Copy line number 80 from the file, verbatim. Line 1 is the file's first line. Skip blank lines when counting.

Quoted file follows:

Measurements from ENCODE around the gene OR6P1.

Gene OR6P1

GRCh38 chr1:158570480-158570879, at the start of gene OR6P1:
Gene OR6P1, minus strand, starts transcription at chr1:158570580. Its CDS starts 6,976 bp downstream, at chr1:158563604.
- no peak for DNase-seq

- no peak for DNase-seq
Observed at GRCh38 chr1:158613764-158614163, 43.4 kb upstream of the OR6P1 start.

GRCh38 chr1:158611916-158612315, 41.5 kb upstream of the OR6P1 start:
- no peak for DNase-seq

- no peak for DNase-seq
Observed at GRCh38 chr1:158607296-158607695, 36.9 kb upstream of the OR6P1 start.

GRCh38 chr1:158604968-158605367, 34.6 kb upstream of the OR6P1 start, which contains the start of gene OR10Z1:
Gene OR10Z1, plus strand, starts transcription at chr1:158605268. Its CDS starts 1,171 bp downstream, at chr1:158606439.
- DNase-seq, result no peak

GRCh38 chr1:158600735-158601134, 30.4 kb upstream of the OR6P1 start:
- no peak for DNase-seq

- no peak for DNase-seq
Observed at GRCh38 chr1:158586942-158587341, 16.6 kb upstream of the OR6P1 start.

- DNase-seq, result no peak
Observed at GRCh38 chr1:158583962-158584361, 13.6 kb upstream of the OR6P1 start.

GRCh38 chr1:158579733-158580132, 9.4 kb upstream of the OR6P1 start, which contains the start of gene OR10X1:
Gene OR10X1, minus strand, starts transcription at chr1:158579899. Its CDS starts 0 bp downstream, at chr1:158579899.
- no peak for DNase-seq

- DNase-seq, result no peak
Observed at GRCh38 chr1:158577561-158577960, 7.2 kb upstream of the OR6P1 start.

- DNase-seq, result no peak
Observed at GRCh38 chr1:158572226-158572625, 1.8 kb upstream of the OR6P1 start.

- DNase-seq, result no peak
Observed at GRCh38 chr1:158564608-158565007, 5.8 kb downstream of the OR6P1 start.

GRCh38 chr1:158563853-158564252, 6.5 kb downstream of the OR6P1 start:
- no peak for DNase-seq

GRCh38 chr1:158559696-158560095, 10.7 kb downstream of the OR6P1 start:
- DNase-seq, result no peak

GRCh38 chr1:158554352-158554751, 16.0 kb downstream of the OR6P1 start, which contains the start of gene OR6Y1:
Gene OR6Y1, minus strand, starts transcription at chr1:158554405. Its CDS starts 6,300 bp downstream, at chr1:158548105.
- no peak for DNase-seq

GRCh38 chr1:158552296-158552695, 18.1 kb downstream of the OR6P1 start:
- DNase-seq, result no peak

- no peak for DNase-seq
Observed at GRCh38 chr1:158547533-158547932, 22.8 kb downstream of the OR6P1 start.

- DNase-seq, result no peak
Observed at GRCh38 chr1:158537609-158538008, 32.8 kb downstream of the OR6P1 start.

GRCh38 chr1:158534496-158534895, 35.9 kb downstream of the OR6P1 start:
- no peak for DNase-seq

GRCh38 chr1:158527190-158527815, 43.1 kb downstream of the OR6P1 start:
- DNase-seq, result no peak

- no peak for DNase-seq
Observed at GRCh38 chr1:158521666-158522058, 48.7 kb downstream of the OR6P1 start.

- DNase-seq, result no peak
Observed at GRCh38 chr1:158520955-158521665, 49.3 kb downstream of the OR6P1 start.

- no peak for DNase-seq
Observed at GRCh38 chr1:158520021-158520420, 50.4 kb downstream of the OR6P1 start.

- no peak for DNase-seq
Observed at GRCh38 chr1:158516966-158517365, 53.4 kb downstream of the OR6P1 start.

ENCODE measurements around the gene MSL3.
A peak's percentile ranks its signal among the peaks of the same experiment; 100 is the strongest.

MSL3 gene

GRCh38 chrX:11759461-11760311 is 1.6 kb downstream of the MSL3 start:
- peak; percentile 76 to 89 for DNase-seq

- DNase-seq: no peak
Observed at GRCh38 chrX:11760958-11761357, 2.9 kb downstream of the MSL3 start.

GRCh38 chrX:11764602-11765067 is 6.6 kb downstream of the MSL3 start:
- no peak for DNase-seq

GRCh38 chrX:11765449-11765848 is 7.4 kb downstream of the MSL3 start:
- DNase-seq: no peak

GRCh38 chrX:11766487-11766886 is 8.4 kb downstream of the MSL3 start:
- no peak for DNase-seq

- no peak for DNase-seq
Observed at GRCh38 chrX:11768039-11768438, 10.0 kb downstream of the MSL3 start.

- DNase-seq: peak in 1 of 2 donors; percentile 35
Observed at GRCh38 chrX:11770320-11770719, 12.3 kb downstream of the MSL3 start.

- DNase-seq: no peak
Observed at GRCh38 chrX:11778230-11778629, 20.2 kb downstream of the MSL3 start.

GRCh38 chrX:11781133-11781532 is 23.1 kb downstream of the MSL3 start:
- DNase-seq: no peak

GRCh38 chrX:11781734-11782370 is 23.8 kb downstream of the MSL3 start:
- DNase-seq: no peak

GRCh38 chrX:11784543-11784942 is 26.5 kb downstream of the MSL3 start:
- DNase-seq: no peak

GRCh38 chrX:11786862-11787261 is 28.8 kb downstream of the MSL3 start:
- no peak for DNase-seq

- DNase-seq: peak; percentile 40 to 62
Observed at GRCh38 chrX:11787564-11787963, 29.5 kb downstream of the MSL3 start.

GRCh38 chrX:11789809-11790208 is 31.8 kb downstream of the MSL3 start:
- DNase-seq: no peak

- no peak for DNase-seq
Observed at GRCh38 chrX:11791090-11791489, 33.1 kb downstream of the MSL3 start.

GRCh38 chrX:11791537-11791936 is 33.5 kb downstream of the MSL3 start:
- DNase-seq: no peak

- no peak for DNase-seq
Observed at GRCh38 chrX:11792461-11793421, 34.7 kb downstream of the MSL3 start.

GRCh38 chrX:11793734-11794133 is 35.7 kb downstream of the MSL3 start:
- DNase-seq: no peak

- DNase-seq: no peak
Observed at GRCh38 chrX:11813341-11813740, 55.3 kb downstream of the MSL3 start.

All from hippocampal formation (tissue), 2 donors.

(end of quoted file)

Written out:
GRCh38 chrX:11786862-11787261 is 28.8 kb downstream of the MSL3 start: